The Mother in Mother Nature

by Mary Clista Dahl


a mother and daughter standing on the beach

It is a tribute to my mother that draws me outside to admire a Western New York sunset.  It has been ten years since I’ve had the privilege to enjoy her physical presence.  As happens often with those we love, she passed away suddenly. I missed my opportunity to say goodbye directly.

Tonight the landscape is shadowy in the dimming light.  There is an oversized brown rabbit in the long grass in my path.  I redirect my footsteps so as not to disturb his munching.  His large brown eyes shift toward me in caution, but he stays.  The warm air is heavy tonight, wrapping itself around me.  I am comforted by Mother Nature, which is different from the comfort I received from my real Mother, yet a welcome substitute.

The relationship I had with Mom was unlike any I’ve ever had with anyone else in my life.  Truth be told, it wasn’t exactly perfect.  As a matter of fact, sometimes it was downright horrendous.  Yet she was always there and would listen to me intently when I needed her to.  Sometimes it was out of concern, other times it was for the golden opportunity to declare, “I told you so.”  That latter part makes me smile.  Regardless, once I grew into adulthood and had children of my own, there was never a moment when I ever doubted how much she loved me.

Although I’m blessed to have caring people in my life, there is no one to support my decisions or ask what my dreams are or wonder what I hope for the way Mom did.  So when I feel the need to express those things, I venture outside because Mother Nature also listens.  The birds call to say, “I hear you.”  The breeze caresses my face.  The creek flows steadily to remind me of persistence.  “Look at me.  Let me be the one to give you strength and energy.”   The animals and plants recognize my presence.  The sunsets and rises are dependable as are the stars.  The trees protect and the gardens blossom.  They are there for me.  Unconditionally.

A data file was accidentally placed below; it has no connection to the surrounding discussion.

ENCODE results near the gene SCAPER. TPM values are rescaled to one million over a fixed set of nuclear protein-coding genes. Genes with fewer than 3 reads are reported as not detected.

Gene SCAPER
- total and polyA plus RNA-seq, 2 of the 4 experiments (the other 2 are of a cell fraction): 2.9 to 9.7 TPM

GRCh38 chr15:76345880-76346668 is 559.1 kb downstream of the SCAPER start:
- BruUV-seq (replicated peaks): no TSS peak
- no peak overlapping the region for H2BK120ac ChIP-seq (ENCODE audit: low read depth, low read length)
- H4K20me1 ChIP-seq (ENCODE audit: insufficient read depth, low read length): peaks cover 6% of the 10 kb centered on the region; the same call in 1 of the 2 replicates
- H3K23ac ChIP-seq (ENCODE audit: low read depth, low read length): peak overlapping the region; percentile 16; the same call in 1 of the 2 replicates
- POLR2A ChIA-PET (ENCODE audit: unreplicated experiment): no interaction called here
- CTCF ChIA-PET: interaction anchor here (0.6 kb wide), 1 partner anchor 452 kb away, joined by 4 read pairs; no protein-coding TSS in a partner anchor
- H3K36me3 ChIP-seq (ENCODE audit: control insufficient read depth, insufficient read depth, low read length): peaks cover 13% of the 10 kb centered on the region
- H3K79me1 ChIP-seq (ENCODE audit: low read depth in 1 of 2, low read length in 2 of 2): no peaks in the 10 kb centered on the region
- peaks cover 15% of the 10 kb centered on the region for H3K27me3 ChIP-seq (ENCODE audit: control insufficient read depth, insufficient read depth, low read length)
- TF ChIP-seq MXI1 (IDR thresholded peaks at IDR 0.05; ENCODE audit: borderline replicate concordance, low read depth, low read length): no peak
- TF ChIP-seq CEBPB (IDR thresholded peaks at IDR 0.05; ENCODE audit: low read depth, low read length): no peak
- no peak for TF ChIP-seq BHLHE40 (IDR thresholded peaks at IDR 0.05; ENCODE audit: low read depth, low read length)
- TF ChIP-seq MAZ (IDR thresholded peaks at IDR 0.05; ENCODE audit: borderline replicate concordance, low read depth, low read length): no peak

Mother Nature knows my mother’s love.  She wants me to be happy so she slows time allowing for uninterrupted thought.  She provides entertainment through clouds to find images in, woods to hike in, brooks to wade in, sand to put toes in, tall grass to get lost in.  She invites me.  I come to her to speak my peace.  She carries my struggling voice away from my body to a faraway place where my mother’s spirit thrives, and the response is carried back on the wind.  “I am here.”

And as the sun sets this evening, I encounter Mom in nature so that missed goodbye is inconsequential.